Helpful Information for Offshore Sailors
Published on November 7th, 2016
A survey of the competitors in the 2016 Newport Bermuda Race has been completed and has been made public as a community service in hopes that sailors and race organizers everywhere will find the information helpful when they prepare for and sail offshore.
“Because the survey questions concerned all the many challenges that an offshore sailor faces, from weather forecasting to crew selection and boat preparation to safety and navigation issues, the survey will be of interest not only to entries in the Newport Bermuda Race but to participants in other races –and also to cruising sailors,” said A.J. Evans, Chairman of the 2016 race.
The survey, which was commissioned by the Bermuda Race Organizing Committee, indicates strengthening interest in the race by first-time ocean racers as well as a range of concerns about boat and crew preparation and many sailors’ decisions not to start the 2016 race.
Many survey questions and replies concern numerous sailors’ decisions not to start the race. Of the 185 entries in the 50th Bermuda Race, just 133 were on the line for the start on Friday, June 17.
Weather and seas were calm to moderate at the start, but weather forecasters anticipated near-gale or gale-force conditions at about the time the majority of the fleet would be crossing the Gulf Stream on Saturday or Sunday.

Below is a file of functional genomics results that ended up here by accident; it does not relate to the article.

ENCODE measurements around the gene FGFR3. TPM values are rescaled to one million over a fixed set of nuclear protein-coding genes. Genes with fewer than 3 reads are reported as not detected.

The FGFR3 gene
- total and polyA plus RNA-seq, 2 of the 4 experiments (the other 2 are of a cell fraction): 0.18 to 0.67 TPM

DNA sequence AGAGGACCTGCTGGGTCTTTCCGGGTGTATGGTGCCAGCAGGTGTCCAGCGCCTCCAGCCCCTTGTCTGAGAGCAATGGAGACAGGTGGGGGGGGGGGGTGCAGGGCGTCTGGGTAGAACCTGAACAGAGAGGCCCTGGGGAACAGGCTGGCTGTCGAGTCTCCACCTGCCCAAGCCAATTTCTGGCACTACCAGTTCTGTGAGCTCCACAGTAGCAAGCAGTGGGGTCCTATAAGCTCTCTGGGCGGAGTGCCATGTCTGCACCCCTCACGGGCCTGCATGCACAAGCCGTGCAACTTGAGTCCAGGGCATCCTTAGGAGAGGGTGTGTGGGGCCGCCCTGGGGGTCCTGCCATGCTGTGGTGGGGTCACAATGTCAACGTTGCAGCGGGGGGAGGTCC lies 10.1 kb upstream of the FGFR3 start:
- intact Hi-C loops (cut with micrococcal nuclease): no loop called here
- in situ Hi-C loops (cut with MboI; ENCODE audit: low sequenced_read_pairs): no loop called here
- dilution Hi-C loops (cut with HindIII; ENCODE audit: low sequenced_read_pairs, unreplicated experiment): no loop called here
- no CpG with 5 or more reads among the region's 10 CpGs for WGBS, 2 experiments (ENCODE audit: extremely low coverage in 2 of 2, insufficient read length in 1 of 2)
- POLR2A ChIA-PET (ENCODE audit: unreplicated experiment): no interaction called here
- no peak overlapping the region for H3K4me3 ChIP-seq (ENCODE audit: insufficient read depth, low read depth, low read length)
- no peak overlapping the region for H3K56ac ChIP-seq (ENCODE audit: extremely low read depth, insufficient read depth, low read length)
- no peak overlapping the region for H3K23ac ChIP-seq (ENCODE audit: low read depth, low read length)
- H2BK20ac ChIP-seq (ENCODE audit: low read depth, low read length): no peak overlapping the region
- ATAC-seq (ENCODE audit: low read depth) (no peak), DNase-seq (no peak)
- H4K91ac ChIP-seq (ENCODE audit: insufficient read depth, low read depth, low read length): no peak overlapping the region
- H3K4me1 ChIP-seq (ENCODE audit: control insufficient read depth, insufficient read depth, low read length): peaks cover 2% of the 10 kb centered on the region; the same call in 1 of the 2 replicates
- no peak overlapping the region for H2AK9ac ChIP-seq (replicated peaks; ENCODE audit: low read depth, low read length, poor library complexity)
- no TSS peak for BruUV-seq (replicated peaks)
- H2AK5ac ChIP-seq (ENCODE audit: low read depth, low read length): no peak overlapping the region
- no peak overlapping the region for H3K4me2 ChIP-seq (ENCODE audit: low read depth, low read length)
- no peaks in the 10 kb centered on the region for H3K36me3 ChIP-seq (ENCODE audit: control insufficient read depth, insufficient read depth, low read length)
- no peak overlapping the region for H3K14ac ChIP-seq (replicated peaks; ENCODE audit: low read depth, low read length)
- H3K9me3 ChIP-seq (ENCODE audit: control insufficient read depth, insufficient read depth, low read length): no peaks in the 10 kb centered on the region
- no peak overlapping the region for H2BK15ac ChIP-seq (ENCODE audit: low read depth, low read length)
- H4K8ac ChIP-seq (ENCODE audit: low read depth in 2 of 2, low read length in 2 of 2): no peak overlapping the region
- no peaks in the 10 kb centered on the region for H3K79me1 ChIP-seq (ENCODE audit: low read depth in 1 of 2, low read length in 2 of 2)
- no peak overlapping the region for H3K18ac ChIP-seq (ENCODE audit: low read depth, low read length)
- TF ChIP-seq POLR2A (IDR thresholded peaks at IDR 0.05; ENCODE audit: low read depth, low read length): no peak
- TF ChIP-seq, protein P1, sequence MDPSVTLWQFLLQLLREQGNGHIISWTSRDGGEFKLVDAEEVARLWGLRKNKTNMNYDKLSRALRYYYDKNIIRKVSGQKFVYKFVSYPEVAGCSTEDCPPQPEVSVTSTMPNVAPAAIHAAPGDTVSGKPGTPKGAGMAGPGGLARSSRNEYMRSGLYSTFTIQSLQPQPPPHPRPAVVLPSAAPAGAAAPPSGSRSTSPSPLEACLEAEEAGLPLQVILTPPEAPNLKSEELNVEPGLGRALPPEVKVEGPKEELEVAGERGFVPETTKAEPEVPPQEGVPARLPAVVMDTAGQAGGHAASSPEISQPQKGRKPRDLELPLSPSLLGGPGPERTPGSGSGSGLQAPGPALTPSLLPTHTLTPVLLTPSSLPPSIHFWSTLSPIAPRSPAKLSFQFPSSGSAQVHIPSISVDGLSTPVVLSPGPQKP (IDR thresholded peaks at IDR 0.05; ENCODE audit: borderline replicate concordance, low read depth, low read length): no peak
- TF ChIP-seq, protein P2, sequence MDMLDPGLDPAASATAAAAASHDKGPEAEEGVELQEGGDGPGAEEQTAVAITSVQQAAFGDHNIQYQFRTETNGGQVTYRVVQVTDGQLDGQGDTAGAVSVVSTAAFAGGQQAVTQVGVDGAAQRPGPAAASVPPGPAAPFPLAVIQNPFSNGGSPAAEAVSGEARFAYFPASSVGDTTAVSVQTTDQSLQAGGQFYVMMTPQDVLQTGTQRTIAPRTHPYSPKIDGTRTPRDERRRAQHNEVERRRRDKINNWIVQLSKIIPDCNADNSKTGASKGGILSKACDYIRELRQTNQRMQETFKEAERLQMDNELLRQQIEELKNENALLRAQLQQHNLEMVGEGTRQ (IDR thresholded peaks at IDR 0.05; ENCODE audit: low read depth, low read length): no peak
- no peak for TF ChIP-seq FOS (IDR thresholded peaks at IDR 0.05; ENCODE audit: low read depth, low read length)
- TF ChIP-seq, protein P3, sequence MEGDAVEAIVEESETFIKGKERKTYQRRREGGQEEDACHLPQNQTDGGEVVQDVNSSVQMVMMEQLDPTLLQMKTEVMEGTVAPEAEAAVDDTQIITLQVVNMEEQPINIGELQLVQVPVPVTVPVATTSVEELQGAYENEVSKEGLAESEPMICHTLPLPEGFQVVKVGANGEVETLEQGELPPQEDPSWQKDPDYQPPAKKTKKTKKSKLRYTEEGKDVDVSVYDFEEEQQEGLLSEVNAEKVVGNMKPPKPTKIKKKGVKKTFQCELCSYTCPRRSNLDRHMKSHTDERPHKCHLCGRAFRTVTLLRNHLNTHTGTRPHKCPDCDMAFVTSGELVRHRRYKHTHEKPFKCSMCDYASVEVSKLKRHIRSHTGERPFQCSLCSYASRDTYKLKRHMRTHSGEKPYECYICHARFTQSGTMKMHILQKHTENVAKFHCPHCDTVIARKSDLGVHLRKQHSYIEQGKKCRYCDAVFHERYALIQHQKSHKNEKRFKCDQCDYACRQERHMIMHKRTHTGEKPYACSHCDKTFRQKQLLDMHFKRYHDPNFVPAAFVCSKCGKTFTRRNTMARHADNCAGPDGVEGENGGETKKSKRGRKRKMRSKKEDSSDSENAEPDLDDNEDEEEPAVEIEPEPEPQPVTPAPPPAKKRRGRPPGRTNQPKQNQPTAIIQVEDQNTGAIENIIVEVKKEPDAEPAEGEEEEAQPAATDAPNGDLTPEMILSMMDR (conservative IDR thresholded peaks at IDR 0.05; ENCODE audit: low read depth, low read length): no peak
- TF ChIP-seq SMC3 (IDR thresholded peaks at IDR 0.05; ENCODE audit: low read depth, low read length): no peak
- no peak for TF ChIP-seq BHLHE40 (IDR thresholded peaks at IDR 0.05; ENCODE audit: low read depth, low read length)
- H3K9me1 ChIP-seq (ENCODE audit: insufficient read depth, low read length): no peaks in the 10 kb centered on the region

Such forecasts, which proved to be overstated, were cited as the main reason for not sailing by a large majority of respondents, with others citing recommendations by other sailors off and on their boats.
“I of course regret that so many sailors decided not to sail,” Evans said. “But as the race rules make clear, the decision to race or not race, to race and withdraw, or to carry on through challenging conditions lies solely with each boat’s person in charge. We missed their company on the course and after the finish at the Royal Bermuda Yacht Club.”
The predicted conditions were not extraordinary for the race, whose well-known nickname, “The Thrash to the Onion Patch,” indicates how demanding conditions can be, especially in the Gulf Steam, which cuts across the race course about 200 miles along the 635 nautical mile route from Newport to Bermuda. This is one of the world’s few ocean races that is sailed almost entirely out of sight of land.
Recent renewals of the biennial race have seen periods of light conditions, and also heavy squalls. Rough weather sometimes prevails for most of the boats over most of the course, for example in 2002, 2008, and 2012. Return deliveries have also been demanding.
In the survey for the 2016 race, 88 % of the respondents who started reported that the race’s weather was about average or calmer than average. As for the return voyage, 94 percent of the responders to the survey reported no trouble.
“Many of the survey comments raised questions about why the race was not postponed,” Evans said. “Several rumors were not true. For instance, no official source advised us not to start the race. While a few competitors suggested we postpone for a day, the forecasters were indicating that the weather would have been worse following a Saturday start.